Mon | Aug 21, 2017

'Indescribable' feeling - McLeod plays it safe to land men's 110m hurdles crown

Published:Wednesday | August 17, 2016 | 8:00 AMAndre Lowe
Jamaica's Omar McLeod (centre) clears the final hurdle on the way to winning the men's 110 metres hurdles gold medal, as he races alongside France duo Pascal Martinot-Lagarde and Dimitri Bascou during competition at the Rio Olympics, inside the Olympic stadium in Rio de Janeiro, Brazil, last night.

 

RIO DE JANEIRO, Brazil:

In 2015 he arrived at the World Championships in Beijing - his first major senior championships - as a strong contender for a medal.

Things didn't work out.

A sixth-place finish in that final will remain on his profile forever, but the lessons learnt will not be shown in any record books.

"I was a youngster and made the finals, but I learned to be patient."

That experience, that newfound patience was, however, the key to unlocking Jamaica's first gold medal in the 110m hurdles at a major senior championships.

Also, it was only Jamaica's second male sprint hurdles medal at the Olympic Games, after Hansle Parchment's London 2012 bronze.

Omar McLeod ran within himself - afraid of the potential damage that the speed he has not yet learned to contain might cost him.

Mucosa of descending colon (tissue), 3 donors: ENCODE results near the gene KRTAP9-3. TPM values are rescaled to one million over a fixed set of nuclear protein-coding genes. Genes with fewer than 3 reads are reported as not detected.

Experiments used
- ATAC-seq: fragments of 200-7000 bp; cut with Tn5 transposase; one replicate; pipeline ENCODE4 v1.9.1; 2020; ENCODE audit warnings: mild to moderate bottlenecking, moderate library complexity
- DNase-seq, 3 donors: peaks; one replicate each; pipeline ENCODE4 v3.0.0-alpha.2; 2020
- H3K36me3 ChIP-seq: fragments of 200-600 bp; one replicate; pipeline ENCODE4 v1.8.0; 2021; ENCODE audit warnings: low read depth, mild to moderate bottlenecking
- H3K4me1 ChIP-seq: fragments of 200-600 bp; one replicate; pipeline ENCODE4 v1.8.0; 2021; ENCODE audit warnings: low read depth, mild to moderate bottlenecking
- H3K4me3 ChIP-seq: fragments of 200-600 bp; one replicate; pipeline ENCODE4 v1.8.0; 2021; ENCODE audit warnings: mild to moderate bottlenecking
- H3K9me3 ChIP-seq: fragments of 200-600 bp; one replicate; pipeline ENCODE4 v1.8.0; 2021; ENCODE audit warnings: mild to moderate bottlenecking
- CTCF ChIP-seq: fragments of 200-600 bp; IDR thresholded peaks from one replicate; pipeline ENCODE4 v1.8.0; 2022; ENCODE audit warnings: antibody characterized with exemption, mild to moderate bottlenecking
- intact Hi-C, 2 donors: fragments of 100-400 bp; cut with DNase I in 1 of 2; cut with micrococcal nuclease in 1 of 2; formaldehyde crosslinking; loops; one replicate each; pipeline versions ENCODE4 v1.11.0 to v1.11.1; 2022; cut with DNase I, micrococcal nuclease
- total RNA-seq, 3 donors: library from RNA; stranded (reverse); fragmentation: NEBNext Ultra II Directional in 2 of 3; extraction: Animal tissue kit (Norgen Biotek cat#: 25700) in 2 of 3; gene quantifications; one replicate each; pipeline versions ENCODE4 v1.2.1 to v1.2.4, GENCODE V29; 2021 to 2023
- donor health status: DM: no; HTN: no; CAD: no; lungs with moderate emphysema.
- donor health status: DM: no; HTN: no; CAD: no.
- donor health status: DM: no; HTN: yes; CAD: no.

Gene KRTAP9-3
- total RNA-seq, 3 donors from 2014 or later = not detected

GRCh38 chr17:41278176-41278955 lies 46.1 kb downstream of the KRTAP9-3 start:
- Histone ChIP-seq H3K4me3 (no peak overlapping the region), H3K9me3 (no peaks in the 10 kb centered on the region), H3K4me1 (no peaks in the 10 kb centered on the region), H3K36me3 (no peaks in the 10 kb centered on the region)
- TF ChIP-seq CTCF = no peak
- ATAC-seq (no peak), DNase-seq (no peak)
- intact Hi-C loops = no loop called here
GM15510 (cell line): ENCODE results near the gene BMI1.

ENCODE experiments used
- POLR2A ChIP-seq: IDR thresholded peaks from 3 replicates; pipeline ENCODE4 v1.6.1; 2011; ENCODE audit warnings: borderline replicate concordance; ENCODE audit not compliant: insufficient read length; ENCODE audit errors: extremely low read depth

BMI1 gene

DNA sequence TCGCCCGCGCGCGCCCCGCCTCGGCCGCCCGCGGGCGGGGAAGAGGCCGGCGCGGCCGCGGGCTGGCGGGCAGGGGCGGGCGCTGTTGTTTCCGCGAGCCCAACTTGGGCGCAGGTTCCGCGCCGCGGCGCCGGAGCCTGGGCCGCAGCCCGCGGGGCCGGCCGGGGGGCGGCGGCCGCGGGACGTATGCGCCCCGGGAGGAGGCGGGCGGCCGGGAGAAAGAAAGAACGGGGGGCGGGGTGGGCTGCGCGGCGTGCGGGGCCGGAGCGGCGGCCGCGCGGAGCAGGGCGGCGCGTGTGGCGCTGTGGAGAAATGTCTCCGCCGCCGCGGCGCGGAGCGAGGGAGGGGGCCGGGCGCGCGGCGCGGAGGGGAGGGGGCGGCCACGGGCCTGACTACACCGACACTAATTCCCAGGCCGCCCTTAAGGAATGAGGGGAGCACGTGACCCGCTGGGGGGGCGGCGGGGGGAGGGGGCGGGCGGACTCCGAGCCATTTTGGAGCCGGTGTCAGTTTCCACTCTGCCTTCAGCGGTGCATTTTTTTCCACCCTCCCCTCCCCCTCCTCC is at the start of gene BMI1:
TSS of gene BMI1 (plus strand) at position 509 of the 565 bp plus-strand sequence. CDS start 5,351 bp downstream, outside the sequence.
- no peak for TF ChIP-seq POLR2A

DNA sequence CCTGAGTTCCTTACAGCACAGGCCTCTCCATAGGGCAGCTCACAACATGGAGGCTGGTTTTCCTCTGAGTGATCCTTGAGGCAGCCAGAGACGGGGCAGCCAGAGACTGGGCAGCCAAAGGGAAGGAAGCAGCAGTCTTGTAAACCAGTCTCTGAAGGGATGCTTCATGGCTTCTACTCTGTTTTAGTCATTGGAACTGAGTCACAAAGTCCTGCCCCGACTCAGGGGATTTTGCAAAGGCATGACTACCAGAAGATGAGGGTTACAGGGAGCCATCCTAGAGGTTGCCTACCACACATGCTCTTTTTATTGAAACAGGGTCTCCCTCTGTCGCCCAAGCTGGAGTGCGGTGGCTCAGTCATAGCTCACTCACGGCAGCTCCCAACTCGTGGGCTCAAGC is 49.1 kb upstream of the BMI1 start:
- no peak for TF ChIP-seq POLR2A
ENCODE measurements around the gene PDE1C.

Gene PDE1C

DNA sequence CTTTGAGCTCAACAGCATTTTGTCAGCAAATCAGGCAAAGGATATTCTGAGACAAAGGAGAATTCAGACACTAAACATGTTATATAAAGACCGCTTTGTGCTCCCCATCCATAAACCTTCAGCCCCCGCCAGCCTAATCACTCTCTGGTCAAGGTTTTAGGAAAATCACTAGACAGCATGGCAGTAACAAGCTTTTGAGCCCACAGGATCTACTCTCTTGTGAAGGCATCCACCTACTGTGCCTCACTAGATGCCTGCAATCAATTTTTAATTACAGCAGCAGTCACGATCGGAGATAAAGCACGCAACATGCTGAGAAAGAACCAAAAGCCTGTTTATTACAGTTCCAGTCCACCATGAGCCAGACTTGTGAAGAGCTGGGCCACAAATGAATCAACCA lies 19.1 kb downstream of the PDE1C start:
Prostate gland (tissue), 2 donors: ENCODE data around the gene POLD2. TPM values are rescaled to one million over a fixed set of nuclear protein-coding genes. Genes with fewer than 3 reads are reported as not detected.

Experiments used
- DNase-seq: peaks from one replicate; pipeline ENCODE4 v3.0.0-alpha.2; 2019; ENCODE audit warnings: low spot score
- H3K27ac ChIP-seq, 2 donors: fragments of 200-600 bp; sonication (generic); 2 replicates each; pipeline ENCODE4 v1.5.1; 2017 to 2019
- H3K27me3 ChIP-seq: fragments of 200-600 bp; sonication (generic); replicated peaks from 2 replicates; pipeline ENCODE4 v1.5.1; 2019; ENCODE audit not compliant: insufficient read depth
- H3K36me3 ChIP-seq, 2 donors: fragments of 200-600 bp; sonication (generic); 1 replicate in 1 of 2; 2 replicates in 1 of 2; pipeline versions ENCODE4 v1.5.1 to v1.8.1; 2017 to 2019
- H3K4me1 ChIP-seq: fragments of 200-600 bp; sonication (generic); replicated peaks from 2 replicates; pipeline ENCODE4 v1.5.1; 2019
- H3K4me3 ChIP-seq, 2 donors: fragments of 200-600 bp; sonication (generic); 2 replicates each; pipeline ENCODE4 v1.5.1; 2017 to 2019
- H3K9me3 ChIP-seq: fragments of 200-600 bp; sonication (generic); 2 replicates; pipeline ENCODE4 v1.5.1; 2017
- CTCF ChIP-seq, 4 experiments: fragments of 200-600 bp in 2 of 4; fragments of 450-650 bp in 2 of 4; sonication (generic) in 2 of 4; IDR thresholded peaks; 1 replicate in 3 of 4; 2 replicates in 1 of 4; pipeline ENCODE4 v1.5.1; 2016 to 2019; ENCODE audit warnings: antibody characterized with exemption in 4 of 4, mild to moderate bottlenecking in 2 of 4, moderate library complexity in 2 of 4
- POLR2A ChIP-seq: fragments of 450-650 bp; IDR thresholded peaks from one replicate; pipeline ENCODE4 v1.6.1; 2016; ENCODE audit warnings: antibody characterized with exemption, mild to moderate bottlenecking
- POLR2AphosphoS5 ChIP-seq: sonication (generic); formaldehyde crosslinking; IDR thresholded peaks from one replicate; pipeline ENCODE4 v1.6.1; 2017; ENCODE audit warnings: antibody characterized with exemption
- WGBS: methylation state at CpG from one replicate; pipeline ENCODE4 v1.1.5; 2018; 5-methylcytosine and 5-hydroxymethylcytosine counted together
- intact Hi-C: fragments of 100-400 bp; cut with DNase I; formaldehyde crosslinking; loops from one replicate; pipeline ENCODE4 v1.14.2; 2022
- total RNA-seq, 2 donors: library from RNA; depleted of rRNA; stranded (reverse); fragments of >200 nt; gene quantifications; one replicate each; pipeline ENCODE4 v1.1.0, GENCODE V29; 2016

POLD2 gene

He is, after all, the first hurdler to also boast a sub-10-second 100m time.

He didn't need it all last night, as he blew away the field inside the Olympics stadium to win in 13.05 seconds.

Spain's Orlando Ortega, 13.17, and Frenchman Dimitri Bascou, 13.24, took silver and bronze, respectively.

Still, only once has McLeod gone faster than his winning time this season.

 

SEED OF DOUBT

 

It was largely an open-and-shut result given the dominance of the Jamaican this year. But mishaps in his last two races before his arrival in Rio de Janeiro planted a seed of doubt within many observers.

Not McLeod, who underlined the value of his fall at the Monaco Diamond League and his disqualification at the Hungarian Grand Prix just over a month before his first race here on Monday night.

"It was a test of character and I think I bounced back well. I came into this championship like it never happened. I trusted myself, I dug deep in God, I trusted my ability and I came and had fun," said McLeod.

"It (recent mishaps) obviously weighs on your mind. You fall and you wonder what's going on, but you learn to regroup from stuff like that. I learned a lot from it and moved on," Jamaica's newest Olympic champion divulged.

"It's amazing! I am elated. The feeling is indescribable. I will have to recite it: 'You're an Olympic champion'," smiled the 2016 World Indoor champion.

"You know my journey. I've had an up-and-down year, but I never doubted myself. I never dwelled on it. It was a humbling experience; not that I'm cocky, but it showed that things happen in our sport, especially in this event, you're never guaranteed a perfect career or race."

Last night's race wasn't perfect either and as he explained, it was the crowning moment of a tempered approach throughout his campaign here to ensure that mistakes were minimised.

"I played it safe this championships. You know my speed, but I reserved a lot. I didn't want it to get the best of me, so I reserved a lot.

"All I needed to do to be honest was hurdle," said McLeod.